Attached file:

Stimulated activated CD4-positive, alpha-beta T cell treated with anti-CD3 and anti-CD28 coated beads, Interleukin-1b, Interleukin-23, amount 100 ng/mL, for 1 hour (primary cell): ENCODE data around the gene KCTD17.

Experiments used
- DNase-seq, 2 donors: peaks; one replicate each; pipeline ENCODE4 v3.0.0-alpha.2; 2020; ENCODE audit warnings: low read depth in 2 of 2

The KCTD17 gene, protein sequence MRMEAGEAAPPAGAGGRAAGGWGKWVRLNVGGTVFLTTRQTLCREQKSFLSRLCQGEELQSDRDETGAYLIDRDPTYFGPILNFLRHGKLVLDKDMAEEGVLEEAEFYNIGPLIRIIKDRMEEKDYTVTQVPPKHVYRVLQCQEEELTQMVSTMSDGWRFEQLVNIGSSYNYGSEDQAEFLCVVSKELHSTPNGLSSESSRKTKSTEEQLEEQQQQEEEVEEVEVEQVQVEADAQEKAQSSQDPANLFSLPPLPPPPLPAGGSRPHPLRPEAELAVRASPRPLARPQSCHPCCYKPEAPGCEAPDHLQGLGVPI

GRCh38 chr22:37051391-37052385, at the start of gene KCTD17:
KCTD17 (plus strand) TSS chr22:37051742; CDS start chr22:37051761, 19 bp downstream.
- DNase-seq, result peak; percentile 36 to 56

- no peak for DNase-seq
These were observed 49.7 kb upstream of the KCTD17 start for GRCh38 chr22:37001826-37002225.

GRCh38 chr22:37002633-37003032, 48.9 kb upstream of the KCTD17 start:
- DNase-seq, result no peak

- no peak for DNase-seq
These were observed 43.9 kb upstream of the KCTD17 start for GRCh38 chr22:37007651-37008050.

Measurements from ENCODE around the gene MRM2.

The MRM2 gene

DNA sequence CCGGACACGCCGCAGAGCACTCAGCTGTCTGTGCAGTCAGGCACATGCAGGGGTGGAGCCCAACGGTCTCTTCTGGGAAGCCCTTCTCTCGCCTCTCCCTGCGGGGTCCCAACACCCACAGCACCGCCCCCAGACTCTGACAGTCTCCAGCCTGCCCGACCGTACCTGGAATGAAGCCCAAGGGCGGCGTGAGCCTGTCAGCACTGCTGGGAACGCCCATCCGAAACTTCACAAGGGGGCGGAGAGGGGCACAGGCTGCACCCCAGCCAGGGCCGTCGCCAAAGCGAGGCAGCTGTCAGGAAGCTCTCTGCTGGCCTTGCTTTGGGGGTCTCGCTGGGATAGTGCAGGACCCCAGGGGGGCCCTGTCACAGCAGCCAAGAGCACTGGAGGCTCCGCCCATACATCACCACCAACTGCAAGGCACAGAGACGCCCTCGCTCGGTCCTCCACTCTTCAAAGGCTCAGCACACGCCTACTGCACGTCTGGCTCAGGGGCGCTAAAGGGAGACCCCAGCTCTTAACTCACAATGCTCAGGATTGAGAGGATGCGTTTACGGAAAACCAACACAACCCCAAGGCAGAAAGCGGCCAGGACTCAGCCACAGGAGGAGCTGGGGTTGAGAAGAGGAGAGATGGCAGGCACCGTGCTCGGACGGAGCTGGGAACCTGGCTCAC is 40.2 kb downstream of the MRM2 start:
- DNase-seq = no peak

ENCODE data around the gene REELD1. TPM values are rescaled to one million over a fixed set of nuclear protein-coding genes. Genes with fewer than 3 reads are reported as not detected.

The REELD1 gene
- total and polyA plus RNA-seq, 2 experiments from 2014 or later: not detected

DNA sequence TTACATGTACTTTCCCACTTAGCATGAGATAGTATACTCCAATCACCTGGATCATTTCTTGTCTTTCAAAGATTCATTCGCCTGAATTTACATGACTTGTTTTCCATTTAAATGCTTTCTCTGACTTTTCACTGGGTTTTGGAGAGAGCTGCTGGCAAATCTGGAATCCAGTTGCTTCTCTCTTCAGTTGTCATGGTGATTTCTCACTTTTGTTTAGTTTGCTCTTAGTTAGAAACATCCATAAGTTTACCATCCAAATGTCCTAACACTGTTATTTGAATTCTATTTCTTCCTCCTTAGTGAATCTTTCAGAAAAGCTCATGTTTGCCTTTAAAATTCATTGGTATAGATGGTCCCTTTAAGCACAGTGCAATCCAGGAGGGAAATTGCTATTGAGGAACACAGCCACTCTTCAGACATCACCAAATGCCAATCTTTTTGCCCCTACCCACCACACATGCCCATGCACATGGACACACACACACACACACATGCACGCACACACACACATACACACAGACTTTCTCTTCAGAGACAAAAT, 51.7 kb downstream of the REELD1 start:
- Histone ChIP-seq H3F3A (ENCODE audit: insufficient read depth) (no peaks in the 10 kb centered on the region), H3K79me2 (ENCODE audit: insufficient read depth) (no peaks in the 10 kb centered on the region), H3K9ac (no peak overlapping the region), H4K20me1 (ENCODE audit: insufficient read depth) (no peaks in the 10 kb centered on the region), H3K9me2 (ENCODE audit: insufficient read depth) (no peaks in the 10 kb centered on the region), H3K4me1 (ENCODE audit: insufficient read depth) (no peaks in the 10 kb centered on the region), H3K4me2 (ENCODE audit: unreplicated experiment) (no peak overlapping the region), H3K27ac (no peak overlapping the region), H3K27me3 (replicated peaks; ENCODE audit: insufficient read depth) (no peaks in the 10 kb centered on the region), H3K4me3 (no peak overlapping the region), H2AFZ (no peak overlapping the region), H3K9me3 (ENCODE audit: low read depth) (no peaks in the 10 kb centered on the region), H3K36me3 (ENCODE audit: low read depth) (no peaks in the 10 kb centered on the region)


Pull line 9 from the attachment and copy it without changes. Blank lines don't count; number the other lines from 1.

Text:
These were observed 49.7 kb upstream of the KCTD17 start for GRCh38 chr22:37001826-37002225.